It is impossible to view such admirable works as the quay of Barcelona, without regretting the enormous sums wasted in war and bloodihed. No quarrel happens between two nations, but it costs twenty such quays; a thousand miles of magnificent road; an hundred bridges; the pavement, lights, fountains, palaces, and public ornaments of fifty cities. To tell a prince or a parliament (the latter wants this lesson to the full as much as the former), that a war is as absurd as it is cruel, for it will cost so much money in figures, makes not the least impression; they never see the money, and the expence is of something ideal; but to tell the king of Spain that it would cost the Escurial, St. Ildefonso, his palace at Madrid, and all the roads in his kingdom, and he would think very seriously before he engaged in it. To reason with a British parliament, when her noisy factious orators are bawling for the honour of the British lion, for the rights of commerce, and freedom of navigation; that is, for a war-—that such a war will cost an hundred millions sterling, and they are deaf to you. But let it cost them those roads on which they roll so luxuriously, the public bridges, and the great edifices that decorate the capital, and our other cities, if the members were willing at such a price to hazard a war, the people would probably pull down their houses. Yet the cases are precisely the same; for if you spend the money that would form and build such things, you in effect spend the things themselves. A very little calculation would shew, that the expence of our three last wars, which had no other effect whatever but to spill blood and fill gazettes, would have made the whole island of Great Britain a garden; her whole coail a quay; and have converted all the houses in her towns into palaces, and her cottages into houses. But to return.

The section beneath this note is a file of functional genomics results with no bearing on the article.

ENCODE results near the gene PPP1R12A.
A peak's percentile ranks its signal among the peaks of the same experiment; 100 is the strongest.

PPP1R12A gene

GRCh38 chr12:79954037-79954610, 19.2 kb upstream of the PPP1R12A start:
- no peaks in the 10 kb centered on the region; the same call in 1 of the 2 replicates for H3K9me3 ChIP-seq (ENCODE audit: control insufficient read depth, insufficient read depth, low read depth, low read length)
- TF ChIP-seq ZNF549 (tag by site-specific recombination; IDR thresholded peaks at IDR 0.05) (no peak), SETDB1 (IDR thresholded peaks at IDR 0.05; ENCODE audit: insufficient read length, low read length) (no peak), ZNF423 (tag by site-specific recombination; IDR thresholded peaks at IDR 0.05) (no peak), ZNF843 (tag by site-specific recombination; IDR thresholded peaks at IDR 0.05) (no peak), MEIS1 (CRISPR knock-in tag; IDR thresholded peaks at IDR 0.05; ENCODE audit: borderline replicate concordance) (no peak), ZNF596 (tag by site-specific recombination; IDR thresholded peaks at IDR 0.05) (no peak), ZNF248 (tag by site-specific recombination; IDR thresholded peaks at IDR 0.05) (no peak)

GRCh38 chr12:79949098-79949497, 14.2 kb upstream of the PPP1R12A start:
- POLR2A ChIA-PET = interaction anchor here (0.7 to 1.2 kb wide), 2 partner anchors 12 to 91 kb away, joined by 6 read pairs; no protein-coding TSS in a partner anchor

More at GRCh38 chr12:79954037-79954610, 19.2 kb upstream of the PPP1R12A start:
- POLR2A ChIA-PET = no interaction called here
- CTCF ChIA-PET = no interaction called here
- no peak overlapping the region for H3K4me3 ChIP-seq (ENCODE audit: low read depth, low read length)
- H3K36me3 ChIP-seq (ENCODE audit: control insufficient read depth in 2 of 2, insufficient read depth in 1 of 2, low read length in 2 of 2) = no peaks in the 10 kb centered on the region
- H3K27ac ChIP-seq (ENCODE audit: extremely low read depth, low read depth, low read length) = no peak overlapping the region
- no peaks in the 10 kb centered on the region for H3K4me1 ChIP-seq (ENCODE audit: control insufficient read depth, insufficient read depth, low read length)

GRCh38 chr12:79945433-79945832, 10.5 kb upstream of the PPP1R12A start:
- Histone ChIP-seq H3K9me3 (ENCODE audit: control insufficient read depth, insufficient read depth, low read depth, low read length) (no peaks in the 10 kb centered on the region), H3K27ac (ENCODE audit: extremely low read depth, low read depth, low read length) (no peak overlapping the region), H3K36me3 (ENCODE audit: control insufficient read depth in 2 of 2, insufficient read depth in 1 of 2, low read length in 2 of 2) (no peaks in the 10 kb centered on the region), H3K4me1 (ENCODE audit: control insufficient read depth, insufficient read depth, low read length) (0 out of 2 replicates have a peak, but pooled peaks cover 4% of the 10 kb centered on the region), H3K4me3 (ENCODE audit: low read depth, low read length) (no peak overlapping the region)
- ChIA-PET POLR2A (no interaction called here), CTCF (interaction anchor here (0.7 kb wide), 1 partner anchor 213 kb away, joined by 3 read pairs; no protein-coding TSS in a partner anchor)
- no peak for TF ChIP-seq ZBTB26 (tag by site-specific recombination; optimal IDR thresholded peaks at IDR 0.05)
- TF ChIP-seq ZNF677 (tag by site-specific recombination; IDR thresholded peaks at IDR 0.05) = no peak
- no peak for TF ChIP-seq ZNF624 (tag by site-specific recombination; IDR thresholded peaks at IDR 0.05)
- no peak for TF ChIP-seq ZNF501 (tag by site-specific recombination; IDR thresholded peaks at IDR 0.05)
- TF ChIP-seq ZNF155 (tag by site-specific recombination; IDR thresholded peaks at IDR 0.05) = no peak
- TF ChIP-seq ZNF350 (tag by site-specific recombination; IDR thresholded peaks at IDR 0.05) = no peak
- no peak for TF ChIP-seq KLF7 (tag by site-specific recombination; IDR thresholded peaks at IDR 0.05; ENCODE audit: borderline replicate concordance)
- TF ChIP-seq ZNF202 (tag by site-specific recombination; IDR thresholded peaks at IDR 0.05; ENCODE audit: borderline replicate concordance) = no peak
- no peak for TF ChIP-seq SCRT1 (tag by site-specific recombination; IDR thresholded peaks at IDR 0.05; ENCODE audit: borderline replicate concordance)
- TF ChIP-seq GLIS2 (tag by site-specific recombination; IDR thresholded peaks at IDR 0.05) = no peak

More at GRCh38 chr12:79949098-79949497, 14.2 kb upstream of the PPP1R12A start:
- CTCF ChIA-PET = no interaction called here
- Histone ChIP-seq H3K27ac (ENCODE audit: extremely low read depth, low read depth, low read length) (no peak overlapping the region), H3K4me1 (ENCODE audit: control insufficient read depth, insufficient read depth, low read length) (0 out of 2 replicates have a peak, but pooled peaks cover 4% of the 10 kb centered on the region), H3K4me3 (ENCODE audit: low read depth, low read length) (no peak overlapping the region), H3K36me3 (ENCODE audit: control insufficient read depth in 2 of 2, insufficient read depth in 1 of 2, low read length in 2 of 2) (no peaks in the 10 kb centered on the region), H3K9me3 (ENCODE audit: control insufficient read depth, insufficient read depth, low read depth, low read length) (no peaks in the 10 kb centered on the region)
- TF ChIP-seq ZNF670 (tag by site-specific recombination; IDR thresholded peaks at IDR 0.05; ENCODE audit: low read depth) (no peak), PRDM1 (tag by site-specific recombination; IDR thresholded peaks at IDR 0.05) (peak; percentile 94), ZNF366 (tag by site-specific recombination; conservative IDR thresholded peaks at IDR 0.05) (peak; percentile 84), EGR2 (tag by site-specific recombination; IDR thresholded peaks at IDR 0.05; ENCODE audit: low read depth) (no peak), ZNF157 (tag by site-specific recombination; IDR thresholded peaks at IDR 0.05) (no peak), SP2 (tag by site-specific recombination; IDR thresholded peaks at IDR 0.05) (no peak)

The manufactories at Barcelona are considerable. There is every appearance as you walk the streets of great and active industry; you move no where without hearing the creak of stocking engines. Silk is wrought into handkerchiefs, though not on so great a scale as at Valencia; stockings, laces, and various stuffs. They have also some woollen fabrics, but not considerable. The chief business of the place is that of commission; the amount of the trade transacted is considerable, though not many ships belong to the port.